Food delays and decreases the absorption of esomeprazole, but this does not significantly change its effect on intragastric acidity. Esomeprazole is about 97% bound to plasma proteins. It is extensively metabolised in the liver by the cytochrome P450 isoenzyme CYP2C19 to hydroxy and desmethyl metabolites, which have no effect on gastric acid secretion.
The remainder is metabolised by the cytochrome P450 isoenzyme CYP3A4 to esomeprazole sulfone. With repeated dosage, there is a decrease in first-pass metabolism and systemic clearance, probably caused by an inhibition of the CYP2C19 isoenzyme. However, there is no accumulation during once daily use. The plasma elimination half-life is about 1.3 hours. Almost 80% of an oral dose is eliminated as metabolites in the urine, the remainder in the faeces.
As for omeprazole, the cytochrome P450 isoenzyme CYP2C19 is involved in the metabolism of esomeprazole, and individuals who are deficient in this enzyme are poor metabolisers of esomeprazole. However, there is some suggestion that the metabolism of esomeprazole is less dependent on this genotype, as there may be a metabolic shift towards the CYP3A4-medrated pathway
Uses and Administration
Esomeprazole is the S-isomer of the proton pump inhibitor omeprazole and is used similarly in the treatment of peptic ulcer disease and NSAID-associated ulceration, in gastro-oesophageal reflux disease, and the Zollinger-Ellison syndrome. It is given as the magnesium or sodium salt but doses are calculated in terms of esomeprazole. Esomeprazole magnesium 22.2 mg and esomeprazole sodium 21.3 mg are each equivalent to about 20 mg of esomeprazole.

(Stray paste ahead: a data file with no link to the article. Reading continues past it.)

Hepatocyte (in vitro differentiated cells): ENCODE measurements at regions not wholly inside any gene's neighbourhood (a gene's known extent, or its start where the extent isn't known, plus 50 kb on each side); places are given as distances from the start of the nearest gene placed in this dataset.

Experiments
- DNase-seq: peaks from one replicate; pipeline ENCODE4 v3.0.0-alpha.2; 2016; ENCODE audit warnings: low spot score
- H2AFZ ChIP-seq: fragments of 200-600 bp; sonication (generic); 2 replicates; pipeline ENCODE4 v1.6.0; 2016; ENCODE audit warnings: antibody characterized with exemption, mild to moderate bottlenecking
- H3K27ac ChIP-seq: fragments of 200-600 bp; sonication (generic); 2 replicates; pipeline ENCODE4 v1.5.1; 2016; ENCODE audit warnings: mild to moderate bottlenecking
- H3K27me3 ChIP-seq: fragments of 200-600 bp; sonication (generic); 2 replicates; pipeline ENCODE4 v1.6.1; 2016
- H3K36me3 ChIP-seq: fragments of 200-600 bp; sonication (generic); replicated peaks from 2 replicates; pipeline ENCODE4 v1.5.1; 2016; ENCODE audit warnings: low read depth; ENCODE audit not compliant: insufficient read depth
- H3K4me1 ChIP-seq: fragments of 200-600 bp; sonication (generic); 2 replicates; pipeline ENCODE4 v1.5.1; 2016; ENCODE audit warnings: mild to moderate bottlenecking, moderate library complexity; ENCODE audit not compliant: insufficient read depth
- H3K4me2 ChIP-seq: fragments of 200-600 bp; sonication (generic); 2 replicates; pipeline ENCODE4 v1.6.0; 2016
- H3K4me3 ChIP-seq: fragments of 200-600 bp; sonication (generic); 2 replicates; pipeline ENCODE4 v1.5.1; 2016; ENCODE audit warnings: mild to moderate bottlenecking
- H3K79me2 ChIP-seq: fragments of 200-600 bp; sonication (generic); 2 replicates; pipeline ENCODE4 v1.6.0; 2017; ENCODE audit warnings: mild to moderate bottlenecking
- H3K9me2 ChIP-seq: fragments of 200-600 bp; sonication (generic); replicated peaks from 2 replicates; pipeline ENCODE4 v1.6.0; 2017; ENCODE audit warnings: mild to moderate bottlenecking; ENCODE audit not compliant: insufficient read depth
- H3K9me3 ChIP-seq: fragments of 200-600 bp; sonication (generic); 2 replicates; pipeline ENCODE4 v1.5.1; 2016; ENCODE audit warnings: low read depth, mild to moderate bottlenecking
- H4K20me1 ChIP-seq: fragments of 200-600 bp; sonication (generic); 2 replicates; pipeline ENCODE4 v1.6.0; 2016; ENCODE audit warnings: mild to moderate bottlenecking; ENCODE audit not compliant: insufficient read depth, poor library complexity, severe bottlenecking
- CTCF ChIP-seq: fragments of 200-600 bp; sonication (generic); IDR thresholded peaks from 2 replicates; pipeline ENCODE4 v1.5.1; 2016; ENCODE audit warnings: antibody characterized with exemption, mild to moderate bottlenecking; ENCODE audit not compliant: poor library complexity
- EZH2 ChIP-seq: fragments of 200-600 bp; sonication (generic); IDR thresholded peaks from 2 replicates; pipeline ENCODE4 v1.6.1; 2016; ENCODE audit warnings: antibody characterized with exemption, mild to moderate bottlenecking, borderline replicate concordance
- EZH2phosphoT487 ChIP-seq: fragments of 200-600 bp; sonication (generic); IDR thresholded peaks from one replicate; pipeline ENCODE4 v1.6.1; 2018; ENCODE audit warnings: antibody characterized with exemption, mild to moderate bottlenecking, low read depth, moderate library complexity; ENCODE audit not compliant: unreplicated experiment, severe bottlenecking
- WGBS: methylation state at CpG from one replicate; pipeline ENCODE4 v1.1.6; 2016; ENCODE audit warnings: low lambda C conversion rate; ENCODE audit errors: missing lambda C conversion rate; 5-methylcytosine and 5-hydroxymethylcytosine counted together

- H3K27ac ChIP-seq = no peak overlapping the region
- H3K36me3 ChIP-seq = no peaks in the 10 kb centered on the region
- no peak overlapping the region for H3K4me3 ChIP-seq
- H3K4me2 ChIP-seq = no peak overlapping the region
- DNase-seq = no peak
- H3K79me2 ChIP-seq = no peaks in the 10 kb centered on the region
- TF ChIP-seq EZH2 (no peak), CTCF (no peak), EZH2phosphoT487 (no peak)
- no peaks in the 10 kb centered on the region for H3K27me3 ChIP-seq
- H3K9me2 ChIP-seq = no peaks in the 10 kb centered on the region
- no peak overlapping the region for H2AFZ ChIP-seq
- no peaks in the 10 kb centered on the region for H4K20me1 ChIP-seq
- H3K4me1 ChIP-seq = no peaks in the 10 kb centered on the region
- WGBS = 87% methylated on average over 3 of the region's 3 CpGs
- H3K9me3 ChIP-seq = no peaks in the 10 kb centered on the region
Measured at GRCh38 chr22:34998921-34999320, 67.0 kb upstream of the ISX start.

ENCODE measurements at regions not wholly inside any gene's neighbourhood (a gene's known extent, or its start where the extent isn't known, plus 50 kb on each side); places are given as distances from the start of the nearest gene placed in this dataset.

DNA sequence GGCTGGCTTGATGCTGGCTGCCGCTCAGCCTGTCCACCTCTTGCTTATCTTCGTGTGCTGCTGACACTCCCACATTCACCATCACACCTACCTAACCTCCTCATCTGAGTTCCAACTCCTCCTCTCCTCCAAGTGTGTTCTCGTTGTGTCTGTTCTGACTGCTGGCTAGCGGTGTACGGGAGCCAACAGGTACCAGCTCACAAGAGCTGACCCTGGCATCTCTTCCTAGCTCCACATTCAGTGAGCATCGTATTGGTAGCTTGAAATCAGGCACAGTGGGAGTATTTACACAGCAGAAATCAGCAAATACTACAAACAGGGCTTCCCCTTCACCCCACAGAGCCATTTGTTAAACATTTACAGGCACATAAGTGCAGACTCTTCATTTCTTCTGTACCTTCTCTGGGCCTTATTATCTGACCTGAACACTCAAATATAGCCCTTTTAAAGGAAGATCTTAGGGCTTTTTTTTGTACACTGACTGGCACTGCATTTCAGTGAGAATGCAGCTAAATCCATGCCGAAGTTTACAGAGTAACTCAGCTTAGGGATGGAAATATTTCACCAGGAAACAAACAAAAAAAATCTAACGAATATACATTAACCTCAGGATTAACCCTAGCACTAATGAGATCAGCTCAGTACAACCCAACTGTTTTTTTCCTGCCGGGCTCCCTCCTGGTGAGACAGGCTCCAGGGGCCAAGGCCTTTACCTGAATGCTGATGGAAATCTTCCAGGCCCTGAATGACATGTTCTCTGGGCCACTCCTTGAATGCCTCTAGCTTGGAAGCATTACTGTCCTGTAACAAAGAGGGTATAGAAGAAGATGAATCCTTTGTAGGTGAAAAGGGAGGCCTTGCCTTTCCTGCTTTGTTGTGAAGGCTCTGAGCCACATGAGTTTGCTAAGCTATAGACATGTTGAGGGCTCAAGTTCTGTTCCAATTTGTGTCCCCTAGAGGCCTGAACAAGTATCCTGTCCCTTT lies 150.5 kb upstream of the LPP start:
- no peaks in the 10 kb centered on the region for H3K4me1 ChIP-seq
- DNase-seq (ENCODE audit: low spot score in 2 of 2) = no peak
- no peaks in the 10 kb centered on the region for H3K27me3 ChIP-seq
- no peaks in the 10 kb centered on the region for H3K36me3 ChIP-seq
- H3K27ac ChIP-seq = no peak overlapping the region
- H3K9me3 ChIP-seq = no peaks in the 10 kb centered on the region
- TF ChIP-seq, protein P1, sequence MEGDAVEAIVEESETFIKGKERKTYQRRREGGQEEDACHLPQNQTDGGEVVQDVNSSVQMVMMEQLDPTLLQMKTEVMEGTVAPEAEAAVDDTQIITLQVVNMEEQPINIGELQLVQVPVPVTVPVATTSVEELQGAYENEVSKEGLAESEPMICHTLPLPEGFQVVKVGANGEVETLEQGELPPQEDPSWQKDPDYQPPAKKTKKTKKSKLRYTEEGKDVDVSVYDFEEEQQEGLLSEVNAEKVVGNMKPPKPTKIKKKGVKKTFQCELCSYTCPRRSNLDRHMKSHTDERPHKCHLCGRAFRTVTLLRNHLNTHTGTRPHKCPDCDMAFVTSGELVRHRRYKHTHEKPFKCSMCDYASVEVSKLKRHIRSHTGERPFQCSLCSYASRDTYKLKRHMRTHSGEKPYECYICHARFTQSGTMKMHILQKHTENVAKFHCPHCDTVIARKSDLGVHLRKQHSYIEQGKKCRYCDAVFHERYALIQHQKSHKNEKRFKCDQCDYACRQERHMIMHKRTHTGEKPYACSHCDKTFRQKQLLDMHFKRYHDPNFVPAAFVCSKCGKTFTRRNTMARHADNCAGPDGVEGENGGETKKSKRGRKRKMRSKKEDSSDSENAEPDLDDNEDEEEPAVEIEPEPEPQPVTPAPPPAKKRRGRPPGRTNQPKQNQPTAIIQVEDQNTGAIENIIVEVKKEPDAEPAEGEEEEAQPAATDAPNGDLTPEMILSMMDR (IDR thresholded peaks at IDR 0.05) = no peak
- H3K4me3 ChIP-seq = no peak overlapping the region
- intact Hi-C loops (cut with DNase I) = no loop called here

Usual doses for peptic ulcer disease, as a component of a triple therapy regimen with amoxicillin and clari-thromycin, are the equivalent of 20 mg esomeprazole orally twice daily for 7 days, or 40 mg once daily for 10 days.
Oral doses of 20 mg daily, for 4 to 8 weeks, are used in the treatment of NSAID-associated ulceration a dose of 20 mg daily may also be used for prophylaxis in patients at risk of such lesions who require continued NSAID treatment.
In the UK, the dose for treatment of severe (erosive) gastro-oesophageal reflux disease is 40 mg once daily for 4 weeks, extended for a further 4 weeks if necessary in the USA, where doses of 20 or 40 mg daily are permitted for initial treatment, a further 4 to 8 weeks of treatment may be considered for patients who do not heal after 4 to 8 weeks. For maintenance, or for symptomatic disease without erosive oesophagitis, doses equivalent to 20 mg of esomeprazole daily may be used in both countries.
For the treatment of Zollinger-Ellison syndrome, the recommended initial oral dose of esomeprazole is 40 mg twice daily, which is then adjusted as needed. The majority of patients can be controlled on doses between 80 and 160 mg daily, although doses of 240 mg have been given. Doses above 80 mg daily should be given in 2 divided doses.